What’s all this about? Ridiculously, a terse exchange on a well known internet forum (comically I was accused of being a Nikon fanboy) led me to pick up my Fujifilm X-T1 again and play about with it. Following that, it so happened that meant the X-T1 ended up in my bag on a couple of walks. I took some photos with it and I noted many of the things I liked about the camera and some of the ones that I did not.
However, this post isn’t really about the camera, but rather one feature of it that I think is critical to modern cameras. Wi-Fi. A lot of people (many of them professionals) would disagree with this analysis and would take the view that wifi is a “consumer” camera feature, like GPS. I respectfully disagree.
Until recently the above is the view that the likes of Nikon and Canon adopted too. The game changer was the Canon 6D, a good but otherwise cost conscious design with wifi at the heart of its appeal. It was one of the USPs that allowed the 6D to outsell the D600.
In mirrorless cameras (which bridge the consumer and enthusiast segments) wifi emerged as a feature around the end of 2012. The first camera I owned with wifi built in was a Panasonic GH3 and I confess I never used it. At the time, it all seemed complex and a bit pointless in light of the “need” to process from RAW for the best results and the size of RAW files.
What really got me to look at this further was the Fujifilm X-E2 and Olympus E-P5. Both had built in wifi that was effectively push button in its simplicity. One afternoon, while shooting a film set with my X-E2, it occurred just how much the wifi capability could, in combination with a tablet or smartphone, revolutionise the speed with which images could be posted. Not by posting post processed images from RAW, but by posting in camera jpegs.
This reminded me of an event I had been involved in shooting last year with my D800E – I noticed a live blogger with a wifi equipped large sensor compact was getting her pictures out on social media faster than I could ever hope to do so following RAW processing. So what’s this about? Am I claiming in camera jpegs are better than post processed RAW files? Of course not. What I’m claiming is that sometimes time is more important than quality.
Taken to its extreme, this results in newspapers firing their photographers and shooting everything via iPhone equipped reporters. I hate to break this to the media but those images are often really bad.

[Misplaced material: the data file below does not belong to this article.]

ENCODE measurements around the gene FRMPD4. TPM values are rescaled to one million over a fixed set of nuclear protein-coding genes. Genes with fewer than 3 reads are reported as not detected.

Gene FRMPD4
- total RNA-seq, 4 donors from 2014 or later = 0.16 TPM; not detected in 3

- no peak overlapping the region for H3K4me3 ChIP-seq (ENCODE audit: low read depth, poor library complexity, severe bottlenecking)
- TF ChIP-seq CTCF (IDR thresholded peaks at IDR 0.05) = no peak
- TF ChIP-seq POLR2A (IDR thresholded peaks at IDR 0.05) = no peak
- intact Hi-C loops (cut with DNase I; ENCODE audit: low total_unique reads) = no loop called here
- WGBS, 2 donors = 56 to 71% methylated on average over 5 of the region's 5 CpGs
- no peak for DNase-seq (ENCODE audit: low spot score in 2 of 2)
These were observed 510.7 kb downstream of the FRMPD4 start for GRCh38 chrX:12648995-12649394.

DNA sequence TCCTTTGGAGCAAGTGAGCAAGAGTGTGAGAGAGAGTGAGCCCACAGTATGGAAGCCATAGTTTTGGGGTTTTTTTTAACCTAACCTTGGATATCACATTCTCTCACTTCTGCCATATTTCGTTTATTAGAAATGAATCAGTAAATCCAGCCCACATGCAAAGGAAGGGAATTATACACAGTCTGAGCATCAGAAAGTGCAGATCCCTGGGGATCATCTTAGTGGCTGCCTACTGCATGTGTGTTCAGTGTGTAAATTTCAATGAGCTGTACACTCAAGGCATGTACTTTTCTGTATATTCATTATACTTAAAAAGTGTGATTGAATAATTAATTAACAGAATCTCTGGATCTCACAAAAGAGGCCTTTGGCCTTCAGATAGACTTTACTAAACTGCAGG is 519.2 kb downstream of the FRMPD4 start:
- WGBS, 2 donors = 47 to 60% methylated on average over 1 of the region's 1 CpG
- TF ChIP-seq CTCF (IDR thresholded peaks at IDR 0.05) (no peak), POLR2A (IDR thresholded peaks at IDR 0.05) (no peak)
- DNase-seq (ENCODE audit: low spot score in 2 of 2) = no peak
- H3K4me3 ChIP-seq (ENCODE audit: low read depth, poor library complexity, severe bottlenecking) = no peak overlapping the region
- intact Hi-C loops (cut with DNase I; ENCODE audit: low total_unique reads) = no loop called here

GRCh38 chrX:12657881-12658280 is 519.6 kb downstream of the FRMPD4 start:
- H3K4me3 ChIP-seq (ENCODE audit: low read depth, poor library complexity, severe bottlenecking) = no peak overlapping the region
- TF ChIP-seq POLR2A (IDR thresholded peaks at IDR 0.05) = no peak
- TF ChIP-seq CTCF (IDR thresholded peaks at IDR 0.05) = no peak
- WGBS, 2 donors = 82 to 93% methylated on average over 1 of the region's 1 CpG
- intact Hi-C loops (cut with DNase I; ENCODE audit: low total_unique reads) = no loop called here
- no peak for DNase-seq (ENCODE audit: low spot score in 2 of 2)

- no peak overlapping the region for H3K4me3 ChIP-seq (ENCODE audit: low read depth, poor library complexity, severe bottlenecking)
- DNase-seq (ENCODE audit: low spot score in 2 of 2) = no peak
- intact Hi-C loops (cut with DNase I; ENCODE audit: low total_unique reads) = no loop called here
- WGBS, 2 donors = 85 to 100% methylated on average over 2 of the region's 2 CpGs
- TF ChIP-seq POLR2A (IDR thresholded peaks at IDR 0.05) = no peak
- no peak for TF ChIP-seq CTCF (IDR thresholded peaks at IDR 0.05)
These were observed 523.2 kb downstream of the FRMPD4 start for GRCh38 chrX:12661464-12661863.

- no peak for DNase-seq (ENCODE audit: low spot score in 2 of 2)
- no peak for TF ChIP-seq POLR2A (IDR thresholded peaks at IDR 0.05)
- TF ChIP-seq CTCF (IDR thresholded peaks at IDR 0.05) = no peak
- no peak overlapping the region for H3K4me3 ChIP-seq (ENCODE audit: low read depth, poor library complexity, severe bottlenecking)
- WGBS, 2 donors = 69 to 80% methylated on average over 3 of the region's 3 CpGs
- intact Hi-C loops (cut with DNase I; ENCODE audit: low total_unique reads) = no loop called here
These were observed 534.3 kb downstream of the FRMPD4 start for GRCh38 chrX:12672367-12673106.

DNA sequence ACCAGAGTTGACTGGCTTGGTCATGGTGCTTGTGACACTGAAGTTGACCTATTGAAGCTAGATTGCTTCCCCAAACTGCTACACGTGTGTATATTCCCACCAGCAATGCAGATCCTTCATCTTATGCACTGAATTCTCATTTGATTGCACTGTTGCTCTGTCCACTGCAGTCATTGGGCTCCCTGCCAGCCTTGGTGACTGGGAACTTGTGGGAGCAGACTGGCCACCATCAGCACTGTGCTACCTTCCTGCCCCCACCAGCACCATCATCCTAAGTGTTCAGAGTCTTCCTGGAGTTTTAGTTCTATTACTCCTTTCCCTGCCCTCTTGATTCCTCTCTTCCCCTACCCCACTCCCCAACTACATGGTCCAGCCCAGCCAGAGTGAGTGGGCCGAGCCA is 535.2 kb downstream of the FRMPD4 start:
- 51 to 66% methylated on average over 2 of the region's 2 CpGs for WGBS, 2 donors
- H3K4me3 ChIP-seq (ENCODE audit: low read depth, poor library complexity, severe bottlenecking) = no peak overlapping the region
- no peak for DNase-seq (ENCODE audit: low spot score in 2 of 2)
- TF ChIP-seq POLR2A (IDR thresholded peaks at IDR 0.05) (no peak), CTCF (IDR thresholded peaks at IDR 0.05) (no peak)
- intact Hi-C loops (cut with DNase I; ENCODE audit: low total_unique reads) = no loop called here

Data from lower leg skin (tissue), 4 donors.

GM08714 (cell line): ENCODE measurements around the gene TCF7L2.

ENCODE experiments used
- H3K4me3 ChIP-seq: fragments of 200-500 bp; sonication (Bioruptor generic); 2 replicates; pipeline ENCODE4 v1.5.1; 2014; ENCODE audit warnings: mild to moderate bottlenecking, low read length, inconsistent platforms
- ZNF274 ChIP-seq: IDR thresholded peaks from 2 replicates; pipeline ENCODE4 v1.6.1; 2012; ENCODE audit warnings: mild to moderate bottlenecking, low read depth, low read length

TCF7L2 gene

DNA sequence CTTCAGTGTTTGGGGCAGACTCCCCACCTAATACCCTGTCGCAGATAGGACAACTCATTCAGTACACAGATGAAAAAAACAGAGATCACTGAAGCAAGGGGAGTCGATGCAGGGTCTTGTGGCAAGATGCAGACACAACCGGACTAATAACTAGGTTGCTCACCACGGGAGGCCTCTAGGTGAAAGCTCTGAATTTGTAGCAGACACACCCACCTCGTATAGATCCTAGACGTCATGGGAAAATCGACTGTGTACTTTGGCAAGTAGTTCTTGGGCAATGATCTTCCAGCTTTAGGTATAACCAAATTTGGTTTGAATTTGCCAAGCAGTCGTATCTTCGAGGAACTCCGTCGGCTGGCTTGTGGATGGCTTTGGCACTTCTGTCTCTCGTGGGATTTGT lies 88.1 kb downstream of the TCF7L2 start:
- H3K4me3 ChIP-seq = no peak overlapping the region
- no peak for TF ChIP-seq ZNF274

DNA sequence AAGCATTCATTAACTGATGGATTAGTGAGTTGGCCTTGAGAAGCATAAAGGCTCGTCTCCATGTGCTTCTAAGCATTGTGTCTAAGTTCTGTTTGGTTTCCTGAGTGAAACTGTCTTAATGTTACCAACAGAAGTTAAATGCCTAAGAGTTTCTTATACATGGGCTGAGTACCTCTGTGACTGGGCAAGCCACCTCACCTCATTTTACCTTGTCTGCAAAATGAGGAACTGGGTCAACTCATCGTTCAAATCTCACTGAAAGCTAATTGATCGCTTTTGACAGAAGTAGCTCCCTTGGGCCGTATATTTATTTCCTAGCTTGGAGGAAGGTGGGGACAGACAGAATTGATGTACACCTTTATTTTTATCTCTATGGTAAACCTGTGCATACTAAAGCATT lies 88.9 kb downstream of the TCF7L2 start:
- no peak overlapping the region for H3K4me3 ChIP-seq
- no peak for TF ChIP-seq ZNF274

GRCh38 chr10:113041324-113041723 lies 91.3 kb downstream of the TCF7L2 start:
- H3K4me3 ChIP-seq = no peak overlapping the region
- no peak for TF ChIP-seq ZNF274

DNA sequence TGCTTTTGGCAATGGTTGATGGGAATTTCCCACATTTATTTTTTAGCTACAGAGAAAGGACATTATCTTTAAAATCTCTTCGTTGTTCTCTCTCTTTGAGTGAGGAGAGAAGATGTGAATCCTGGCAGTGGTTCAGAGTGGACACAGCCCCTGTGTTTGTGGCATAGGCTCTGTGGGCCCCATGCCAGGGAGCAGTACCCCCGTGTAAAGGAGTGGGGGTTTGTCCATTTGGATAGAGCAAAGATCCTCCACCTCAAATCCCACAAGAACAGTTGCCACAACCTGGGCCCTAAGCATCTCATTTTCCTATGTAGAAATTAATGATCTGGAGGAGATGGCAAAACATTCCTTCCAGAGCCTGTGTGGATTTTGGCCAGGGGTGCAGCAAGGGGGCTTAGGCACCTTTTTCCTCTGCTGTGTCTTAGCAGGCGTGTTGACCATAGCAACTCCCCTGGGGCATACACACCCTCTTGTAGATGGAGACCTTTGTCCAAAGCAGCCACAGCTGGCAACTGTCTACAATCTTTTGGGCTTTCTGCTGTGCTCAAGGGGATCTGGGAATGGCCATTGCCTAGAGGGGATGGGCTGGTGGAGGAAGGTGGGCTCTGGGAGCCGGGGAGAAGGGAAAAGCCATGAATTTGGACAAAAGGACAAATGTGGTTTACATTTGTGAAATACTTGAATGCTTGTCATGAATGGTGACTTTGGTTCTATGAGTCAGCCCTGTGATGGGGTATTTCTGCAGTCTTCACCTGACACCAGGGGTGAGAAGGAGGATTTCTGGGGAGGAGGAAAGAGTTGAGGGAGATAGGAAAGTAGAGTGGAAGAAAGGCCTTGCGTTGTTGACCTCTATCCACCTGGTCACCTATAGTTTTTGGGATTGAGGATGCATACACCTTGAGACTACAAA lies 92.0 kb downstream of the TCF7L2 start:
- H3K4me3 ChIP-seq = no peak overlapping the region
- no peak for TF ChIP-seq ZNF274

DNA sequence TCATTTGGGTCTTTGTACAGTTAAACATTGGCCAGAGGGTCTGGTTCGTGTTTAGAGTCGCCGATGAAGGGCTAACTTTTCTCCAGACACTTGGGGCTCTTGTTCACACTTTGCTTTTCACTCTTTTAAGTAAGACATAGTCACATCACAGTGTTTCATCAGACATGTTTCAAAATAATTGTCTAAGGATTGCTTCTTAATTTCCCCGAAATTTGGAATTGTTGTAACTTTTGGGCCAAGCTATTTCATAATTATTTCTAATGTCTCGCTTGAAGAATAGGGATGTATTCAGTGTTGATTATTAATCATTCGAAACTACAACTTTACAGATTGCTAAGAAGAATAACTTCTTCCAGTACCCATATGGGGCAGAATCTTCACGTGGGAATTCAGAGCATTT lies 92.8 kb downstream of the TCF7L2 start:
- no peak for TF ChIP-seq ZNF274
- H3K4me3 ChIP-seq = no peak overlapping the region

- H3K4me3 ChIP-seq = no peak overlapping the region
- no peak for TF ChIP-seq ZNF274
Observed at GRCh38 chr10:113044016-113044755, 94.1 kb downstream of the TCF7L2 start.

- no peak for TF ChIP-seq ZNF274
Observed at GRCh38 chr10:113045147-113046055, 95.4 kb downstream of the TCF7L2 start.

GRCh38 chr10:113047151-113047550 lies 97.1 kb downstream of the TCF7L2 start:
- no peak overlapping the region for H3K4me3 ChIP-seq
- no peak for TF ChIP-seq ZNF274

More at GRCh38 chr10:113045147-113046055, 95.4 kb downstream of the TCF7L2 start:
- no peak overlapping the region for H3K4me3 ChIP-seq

I’m not judging the average snap posted by the average person with their iPhone or android to social media. No, I mean the national media outlets who choose to illustrate their stories with grainy, blurry photos. To me that’s a misapplication of technology and wifi equipped cameras that can connect and upload easily and painlessly to smartphones and tablets are the solution. All you need is the capability to connect to a tablet by wifi and you can check sharpness and exposure of results and upload to the internet in short order.
However, that’s not everything. What about borderline under or over exposure? Nobody’s perfect, mistakes do happen, that’s why RAW post processed images are so popular. The solution to this problem is cameras that allow for in camera RAW processing. Fuji do have a fantastic level of capability in this regard built into their cameras. I can adjust exposure, colour profile, sharpness, shadows, highlights, saturation, WB and other variables and produce a “post processed” jpeg that can be uploaded direct to my iPhone or iPad for posting on the net or to the cloud. Similarly, Nikon and I’m sure other leading brands allow this editing of RAWs too – certainly my E-M1 can apply filters to RAW images after the fact.
All of the photos you see here are in camera Jpegs from my X-T1 and if I may say, given decent exposure the X-T1 produces very nice Jpegs, particularly in good to average light (my issues with metering/exposure on Fuji X bodies really relate to much brighter conditions). I confess, almost all have been tweaked in camera, in particular, to increase the exposure (we’ve had too much endless dark grey weather recently) and often to apply the mono or Velvia film simulations/colour profiles. However, it took me all of 10 minutes to process them on the train home, transfer them to my iPad and get them to Flickr. A massive difference to the amount of time it takes to get the best results from my Nikon D810 RAWs.
To be clear, all of these photos would have benefited from RAW processing and I’m sure I could have got better results given time with my iMac. However, sometimes time can be the most valuable commodity we have. In that environment – how can cameras afford to leave out wifi? Like Canon before them Nikon now get this concept. The new Nikon D750 includes built in wifi along with in camera RAW processing (to go with its articulated screen, another useful feature previously dismissed as a “consumer feature”). As such, the D750 represents a step into the future, just like the Canon 6D before it.
As to the X-T1, having used it more now, I’m still down on it a little functionality wise, while finding it on balance an impressive camera. The control pad on my version is unresponsive. The metering mode switch is too easily knocked and for some reason I don’t find the ISO dial as useful as the one on the Df. That said, the form factor, size and (other) ergonomics are great, it’s much faster to focus than the previous generation Fuji X bodies and one thing it deserves praise for is accuracy of focus. I don’t think I realised how important this was until I spent time with the Sony A7 and A7R (the A7R in particular has poor accuracy in lower light). Aside from that, the simple and easy Fuji control of focus point location is something every mirrorless camera maker should use.
Taken with my Fujifilm X-T1, 35mm f1.4, 23mm f1.4 and 14mm F2.8 lenses.